Monteverdi Vespers – Oxford Early Music Festival Concert: A Review

Monteverdi’s Vespers of 1610 is one of my favourite pieces of music. I am aware that this is deeply ironic as this piece was a trailblazer for what I see as so many questionable developments in western religious music. The Vespers encapsulate the instrumentalisation, theatricalisation, and harmonic-overcomplication that was sweeping through Baroque Europe, along with gaudily-painted, overly-voluminious church architecture and religious art. After a brief period of self-doubt in the wake of Protestantism criticism – an uncertain sixteenth century: marked by few miracles, almost no canonisations, simplification of religious music so the text could be heard, scepticism of explosions of emotionalism and visionary activity – the Baroque was steaming onto the horizon, marked by almost exactly the opposite. And, whichever composers refused to follow the trend, Monteverdi was not among them. The 1610 Vespers are self-consciously large, colourful, operatic, and innovative.

So, why, rather against my inclinations, do I like it so much? Above all, Monteverdi is a master, maybe ‘the’ master, of word painting. Have you ever heard better than this? Can’t you just hear the parts marching around like sentries illustrating ‘custodierit’ [he guards] from 00:50? And the anguish in the chord at ‘frustra’ [in vain] at 00:57 and the subsequent phrases (‘frustra vigilat, qui custodit eam’ – ‘they watch in vain, who guards them’) is palpable. And you can hear from 1:17 the frantic scurrying, like ants, in the following ‘vanum est vobis, ante lucem surgite…’ [‘vain is your rising before dawn…’] of the early risers, who stay up until late, and toil through the day, yet gain nothing thereby; it even underlies the contrast with God’s beloved, upon whom he pours gifts while they slumber [‘cum dederit dilectis suis somnum: ecce hereditas domini’]. And the heirs of God are introduced with a wonderfully pompous and royal sounding ‘ecce hereditas domini’ [‘behold the heirs of the Lord!’] at 1:49. I could go on; but, I shall restrain myself! Who couldn’t admire the genius in this?

Monteverdi, unlike Baroque art, is also very crisp and lively, along with his Baroque golden grandiose. The music is like frosty leaves and nippy autumn air. It jumps all the time, with extraordinary lightness and grace. Monteverdi is a master of syncopation, rhythm and line. He produces a piece that is simultaneously very rich and colourful, and yet very light and playful.

This, I’m afraid, is where the concert greatly disappointed me. It sounded like rice pudding, with no jam. It was a very heavy, stolid, imprecise performance, which almost completely dampened the sparkiness that make Monteverdi’s Vespers so brilliant. Perhaps it was just under-rehearsed – which is what it sounded like – but all the subtle sophistication of the playful rhythms, lightly-built phrases, and clever word-painting was lost because the performance dragged, lacked nuance, and too frequently actually erred in pitch, tempo and rhythm. There were some interesting ideas, like putting one tenor soloist in the pulpit for ‘Audi coelum’ and the other hidden away in the depths of the church, producing a sound effect of a call and heavenly response. But, overall, this was, sadly, disappointing.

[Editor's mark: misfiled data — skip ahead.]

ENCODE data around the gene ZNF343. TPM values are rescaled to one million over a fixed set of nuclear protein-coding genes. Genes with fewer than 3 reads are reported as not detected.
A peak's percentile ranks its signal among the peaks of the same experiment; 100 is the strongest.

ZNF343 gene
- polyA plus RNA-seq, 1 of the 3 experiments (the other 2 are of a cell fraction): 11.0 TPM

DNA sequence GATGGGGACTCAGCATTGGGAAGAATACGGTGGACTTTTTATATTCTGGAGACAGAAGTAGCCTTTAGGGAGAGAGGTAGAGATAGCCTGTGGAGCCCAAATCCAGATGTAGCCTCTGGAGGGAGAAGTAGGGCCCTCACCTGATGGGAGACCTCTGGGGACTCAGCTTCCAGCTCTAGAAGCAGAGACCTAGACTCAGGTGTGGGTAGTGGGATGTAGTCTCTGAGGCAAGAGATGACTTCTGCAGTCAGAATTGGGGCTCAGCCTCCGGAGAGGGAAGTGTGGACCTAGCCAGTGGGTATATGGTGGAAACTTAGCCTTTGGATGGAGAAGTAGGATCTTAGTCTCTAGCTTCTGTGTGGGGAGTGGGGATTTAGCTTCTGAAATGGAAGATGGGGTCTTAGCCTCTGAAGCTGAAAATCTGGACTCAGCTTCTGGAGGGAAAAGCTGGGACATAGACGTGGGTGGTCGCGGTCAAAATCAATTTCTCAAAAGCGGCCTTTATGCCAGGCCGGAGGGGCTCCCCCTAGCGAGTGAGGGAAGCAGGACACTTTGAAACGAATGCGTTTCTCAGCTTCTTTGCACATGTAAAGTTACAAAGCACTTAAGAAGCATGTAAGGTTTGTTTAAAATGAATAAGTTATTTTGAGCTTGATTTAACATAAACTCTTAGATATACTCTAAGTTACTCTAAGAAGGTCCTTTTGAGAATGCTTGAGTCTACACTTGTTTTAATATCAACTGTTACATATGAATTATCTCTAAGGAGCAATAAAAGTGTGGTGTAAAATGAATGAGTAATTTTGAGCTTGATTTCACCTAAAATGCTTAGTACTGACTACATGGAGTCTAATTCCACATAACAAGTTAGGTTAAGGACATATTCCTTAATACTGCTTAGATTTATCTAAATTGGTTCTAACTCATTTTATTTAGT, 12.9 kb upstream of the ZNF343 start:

The best thing about the performance, really, was the chance to admire the university church, which is a lovely building. The gothic-style architecture is breathtakingly light and perfect – the arches look like the legs of a racehorse. And, it’s of undeniable interest to an early-modern historian. Here, as in all pre-Reformation churches, you can see the sad empty niches where saints’ statues once stood, that were ripped down and smashed. But here also, according to John Foxe, some of Oxford’s Protestant martyrs were tried. And, during their trial, rumour spread that the church was on fire, and the foolish Catholics nearly killed themselves and got stuck in doorways trying to escape, while the valiant Protestant martyrs were unafraid as they held their logs, ready to be burned for real for their faith…. Yes, yes, alright, I take Foxe with a heavy pinch of salt, and can’t resist some irony (though one has to acknowledge his great skill at polemics and fascinating moulding of English martyrology); but, for a Reformation historian, it’s a particularly interesting building.

As for Monteverdi’s Vespers, though, I think it would better have been enjoyed with a good recording and perhaps a nice glass of red wine. Here’s another highlight from the composition; one which never fails to send shivers down my spine. It sounds so very ethereal.